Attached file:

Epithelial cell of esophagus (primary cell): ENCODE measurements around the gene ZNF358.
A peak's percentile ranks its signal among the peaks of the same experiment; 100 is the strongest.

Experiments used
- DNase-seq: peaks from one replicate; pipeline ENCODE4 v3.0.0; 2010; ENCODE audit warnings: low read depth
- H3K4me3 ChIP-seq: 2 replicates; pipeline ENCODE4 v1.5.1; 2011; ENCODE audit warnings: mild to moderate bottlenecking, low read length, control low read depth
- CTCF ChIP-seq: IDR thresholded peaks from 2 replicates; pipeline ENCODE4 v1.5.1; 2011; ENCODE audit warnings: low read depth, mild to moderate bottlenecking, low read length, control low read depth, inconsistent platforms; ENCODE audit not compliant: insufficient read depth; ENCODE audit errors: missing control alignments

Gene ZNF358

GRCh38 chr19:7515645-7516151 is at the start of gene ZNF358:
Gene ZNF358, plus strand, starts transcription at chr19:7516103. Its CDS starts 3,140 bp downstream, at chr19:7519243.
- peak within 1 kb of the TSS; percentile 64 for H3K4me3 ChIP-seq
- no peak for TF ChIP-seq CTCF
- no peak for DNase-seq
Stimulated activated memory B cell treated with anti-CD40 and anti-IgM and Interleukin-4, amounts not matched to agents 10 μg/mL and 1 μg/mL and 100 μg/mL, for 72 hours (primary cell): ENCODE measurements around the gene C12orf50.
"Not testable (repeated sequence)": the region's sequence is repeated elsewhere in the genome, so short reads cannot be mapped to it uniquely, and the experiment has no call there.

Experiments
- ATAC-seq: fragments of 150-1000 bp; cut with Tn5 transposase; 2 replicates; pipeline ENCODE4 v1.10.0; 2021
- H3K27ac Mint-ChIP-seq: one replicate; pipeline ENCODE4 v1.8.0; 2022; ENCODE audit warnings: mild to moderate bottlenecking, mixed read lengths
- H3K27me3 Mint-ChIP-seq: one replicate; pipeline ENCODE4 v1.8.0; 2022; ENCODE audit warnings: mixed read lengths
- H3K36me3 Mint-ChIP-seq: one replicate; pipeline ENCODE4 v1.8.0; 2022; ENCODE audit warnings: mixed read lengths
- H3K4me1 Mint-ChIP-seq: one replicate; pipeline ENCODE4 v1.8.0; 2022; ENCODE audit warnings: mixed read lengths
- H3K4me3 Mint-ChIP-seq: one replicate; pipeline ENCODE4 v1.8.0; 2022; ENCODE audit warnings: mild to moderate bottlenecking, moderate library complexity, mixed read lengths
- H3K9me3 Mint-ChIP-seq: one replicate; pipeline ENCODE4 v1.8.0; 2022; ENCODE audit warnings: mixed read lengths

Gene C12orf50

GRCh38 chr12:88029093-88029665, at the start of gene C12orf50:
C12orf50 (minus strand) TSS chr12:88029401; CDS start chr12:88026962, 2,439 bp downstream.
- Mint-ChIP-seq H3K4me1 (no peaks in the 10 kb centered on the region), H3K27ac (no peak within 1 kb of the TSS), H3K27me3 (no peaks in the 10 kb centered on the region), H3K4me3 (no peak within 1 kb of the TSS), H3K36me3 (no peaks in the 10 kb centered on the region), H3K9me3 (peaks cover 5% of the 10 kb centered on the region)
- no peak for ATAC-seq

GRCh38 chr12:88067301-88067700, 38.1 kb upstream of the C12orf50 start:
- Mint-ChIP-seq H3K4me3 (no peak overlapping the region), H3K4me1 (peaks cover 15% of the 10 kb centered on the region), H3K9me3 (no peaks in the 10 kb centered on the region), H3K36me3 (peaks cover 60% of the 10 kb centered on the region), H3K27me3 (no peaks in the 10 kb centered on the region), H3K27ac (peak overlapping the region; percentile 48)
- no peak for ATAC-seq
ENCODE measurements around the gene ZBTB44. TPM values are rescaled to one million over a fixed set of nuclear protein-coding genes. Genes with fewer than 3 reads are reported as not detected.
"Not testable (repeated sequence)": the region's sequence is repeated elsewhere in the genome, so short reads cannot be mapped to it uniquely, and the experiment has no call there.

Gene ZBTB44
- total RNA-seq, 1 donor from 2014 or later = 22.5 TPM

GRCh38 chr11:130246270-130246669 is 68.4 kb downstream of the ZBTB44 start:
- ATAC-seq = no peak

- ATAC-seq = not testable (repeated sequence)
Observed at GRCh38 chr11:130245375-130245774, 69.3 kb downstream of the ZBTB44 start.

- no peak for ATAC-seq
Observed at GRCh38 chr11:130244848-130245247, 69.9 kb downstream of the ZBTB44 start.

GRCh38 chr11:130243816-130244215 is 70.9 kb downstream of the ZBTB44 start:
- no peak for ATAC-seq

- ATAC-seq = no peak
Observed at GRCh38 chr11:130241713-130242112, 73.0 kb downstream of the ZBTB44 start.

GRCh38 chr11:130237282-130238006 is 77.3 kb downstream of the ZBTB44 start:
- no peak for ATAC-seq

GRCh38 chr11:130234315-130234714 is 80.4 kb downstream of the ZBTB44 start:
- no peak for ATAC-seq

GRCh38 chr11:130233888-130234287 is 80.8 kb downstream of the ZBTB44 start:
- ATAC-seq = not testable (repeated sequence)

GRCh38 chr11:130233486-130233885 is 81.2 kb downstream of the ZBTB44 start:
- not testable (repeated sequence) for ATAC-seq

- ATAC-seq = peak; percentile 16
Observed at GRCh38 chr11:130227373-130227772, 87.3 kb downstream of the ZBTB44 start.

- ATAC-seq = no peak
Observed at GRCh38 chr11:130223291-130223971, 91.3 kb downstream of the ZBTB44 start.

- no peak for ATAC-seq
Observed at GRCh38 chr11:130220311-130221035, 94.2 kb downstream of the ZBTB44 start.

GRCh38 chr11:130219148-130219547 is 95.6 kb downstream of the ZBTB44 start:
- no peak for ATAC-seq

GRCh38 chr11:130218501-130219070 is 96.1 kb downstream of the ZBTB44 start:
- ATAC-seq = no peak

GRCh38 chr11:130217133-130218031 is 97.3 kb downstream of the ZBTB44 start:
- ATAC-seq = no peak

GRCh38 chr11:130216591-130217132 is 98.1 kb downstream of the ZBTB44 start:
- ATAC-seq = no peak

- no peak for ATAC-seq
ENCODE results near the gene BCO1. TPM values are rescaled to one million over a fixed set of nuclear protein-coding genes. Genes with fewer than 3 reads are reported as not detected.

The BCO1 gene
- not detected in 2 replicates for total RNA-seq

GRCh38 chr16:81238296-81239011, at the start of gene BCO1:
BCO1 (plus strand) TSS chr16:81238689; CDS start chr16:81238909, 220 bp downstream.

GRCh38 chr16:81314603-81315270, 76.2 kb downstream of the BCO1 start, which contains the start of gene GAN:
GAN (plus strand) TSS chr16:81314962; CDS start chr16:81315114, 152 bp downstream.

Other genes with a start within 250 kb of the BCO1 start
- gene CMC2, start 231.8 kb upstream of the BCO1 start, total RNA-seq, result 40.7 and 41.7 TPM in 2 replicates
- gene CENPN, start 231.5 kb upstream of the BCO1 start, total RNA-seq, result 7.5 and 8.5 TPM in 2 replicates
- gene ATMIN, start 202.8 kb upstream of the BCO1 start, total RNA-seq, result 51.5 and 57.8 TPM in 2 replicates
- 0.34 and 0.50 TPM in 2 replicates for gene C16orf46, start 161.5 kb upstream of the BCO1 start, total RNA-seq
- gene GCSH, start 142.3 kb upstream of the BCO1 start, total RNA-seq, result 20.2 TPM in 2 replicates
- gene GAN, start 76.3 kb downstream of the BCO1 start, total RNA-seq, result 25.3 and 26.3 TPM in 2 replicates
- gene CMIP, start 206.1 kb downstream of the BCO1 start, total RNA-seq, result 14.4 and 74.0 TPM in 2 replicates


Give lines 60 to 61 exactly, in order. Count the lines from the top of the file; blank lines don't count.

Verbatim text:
- no peak for ATAC-seq

GRCh38 chr11:130218501-130219070 is 96.1 kb downstream of the ZBTB44 start: